Vietnam is one of the countries which have performed well and extended policy support to the small and medium- sized enterprises (SMEs) for flourishing. According to a plan to support enterprises until 2020, signed by Prime Minister Nguyen Xuan Phuc on May 16, by 2020, all enterprises, irrespective of types and sectors, have equal right in accessing resources like funding, land and investment. There are at least one million enterprises, which are competitive and sustainable according to the plan. The country has taken a long-term target for implementation through 2016-2020, and targeted to increase factor productivity by 5.0 per cent per year. It has a plan for innovative enterprises to increase by 30-35 per cent per year; their total factor productivity target is 30-35 per cent of the GDP. The targeted private sector contribution to the GDP is 48-49 per cent. Total social investment capital is equivalent to 49 per cent (http://e.vnexpress.net /news/business/vietnam-offers-special-policy-to-support-start-ups-and-smes-3404659.html).
Vietnam plans to halve income tax for individuals working in hi-tech information technology, application of high-tech in agriculture and food processing. Universities are also to encourage their students to become entrepreneurs through a specially-designed curriculum. Plans are in place to establish enterprise nurseries, support centres and programmes to encourage innovation and start-up under public- private partnership.
In Thailand, SMEs make up about 98.5 per cent of all businesses and account for some 70 per cent of national employment in 2016. SMEs contribute about 30 per cent of total exports from the country. These units feature prominently in the government's strategy to stimulate growth and development. The food and agricultural industry is a crucial contributor to the national economy and offers a wide diversity of agricultural commodities and processed food items. The country is blessed with an abundance of natural resources, a year-round growing season, a skilled, well-educated workforce, and relatively low labour costs, Thailand enjoys significant competitive advantages in food and agricultural arena where in SMEs are contributing most (https://www.krungsri.com/ bank/en/KrungsriGuru/entrepreneur/February-2016/SME-Business-Opportunities-in-Thailand-This-2016.html).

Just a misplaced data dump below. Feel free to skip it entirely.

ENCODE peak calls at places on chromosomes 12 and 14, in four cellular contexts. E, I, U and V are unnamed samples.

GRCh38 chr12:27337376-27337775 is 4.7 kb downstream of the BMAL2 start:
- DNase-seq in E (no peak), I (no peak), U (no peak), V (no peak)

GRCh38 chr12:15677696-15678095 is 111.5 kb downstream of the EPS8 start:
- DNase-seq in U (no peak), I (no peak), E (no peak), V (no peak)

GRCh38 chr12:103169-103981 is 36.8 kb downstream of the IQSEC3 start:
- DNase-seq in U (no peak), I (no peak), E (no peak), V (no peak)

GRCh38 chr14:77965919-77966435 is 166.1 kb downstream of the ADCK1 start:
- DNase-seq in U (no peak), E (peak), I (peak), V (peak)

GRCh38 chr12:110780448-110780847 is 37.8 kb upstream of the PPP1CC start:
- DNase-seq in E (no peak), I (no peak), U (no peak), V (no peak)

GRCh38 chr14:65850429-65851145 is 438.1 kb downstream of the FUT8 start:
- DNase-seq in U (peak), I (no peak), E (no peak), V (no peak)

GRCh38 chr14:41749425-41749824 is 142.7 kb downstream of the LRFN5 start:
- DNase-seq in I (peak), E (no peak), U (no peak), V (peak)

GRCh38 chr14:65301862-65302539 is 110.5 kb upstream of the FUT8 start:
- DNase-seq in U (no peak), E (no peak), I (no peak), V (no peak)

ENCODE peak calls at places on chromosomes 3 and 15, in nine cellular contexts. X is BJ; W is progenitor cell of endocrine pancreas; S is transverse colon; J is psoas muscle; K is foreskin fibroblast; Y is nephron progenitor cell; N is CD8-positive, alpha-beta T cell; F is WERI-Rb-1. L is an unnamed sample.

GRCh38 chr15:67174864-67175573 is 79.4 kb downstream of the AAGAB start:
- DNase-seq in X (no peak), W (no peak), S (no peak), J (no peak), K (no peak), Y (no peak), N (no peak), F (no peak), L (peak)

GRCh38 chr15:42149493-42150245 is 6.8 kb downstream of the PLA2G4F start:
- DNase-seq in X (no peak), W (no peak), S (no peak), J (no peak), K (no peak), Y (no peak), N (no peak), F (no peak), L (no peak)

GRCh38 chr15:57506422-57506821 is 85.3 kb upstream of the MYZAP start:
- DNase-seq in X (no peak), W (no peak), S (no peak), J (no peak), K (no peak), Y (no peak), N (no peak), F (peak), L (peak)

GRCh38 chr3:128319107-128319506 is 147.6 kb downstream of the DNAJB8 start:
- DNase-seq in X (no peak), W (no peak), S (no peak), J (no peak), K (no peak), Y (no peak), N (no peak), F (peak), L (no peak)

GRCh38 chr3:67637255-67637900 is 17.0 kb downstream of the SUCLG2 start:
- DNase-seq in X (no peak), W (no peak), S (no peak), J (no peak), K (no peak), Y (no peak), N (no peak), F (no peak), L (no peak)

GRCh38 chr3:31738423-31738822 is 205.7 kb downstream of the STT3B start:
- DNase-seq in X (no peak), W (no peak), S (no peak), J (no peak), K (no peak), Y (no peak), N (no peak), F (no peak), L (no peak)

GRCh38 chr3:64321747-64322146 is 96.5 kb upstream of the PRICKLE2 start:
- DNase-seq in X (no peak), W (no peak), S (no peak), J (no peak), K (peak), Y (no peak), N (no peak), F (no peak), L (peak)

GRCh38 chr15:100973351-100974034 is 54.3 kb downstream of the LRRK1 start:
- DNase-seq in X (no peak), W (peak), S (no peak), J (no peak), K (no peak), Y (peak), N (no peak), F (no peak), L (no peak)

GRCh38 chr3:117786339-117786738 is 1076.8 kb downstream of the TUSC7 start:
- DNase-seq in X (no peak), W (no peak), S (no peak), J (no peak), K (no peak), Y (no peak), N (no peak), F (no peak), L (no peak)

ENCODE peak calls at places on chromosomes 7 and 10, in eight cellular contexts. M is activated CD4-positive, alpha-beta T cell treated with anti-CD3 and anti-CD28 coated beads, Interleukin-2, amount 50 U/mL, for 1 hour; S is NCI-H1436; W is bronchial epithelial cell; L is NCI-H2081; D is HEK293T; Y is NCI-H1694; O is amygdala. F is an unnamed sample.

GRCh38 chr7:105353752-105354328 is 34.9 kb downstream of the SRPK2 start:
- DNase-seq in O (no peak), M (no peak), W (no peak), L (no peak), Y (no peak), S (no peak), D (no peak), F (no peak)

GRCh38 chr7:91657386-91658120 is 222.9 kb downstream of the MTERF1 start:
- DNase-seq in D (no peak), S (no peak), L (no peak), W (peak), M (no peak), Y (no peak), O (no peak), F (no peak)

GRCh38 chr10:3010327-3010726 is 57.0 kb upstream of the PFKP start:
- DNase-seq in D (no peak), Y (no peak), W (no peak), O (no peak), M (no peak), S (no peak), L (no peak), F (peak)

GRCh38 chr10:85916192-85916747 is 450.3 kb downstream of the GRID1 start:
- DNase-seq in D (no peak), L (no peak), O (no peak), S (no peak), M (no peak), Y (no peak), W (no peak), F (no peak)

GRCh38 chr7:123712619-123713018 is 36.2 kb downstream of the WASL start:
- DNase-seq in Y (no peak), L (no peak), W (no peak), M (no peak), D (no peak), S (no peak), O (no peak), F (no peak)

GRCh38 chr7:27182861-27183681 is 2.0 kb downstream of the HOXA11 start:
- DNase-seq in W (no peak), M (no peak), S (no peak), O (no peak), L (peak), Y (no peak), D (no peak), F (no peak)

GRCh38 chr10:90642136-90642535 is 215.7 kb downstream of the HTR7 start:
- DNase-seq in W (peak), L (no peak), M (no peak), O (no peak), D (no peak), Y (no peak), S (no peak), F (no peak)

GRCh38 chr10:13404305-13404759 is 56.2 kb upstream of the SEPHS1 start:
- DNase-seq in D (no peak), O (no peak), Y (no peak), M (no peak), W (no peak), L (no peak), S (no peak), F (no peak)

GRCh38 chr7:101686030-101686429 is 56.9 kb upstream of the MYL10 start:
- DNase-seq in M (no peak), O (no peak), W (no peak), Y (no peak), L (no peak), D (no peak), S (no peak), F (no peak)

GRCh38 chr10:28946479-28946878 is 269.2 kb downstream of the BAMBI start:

Like other countries, Thailand also requires 11 documentations to start up a business which include, copy of ID card and house registration; bank statement of past six months (maximum of 3 accounts), copy of trade registration certificate; copy of Memorandum and Articles of Association and certificate of company seal (date not exceeding three months), copy of financial statements for the past three years, copy of taxpayer ID / PorPor 20, copy of collateral ownership evidence, map of place of business, photos of interior / exterior of place of business and pictures of products, copy of marriage certificate / divorce certificate / copy of changed name or surname certificate/ death certificate of spouse (If applicable) and letter of consent for credit bureau checking of borrower / co-borrower. Because of improved administration, transparent process and equal treatment, SMEs do not mind and run their businesses in parallel with large companies and complement each other.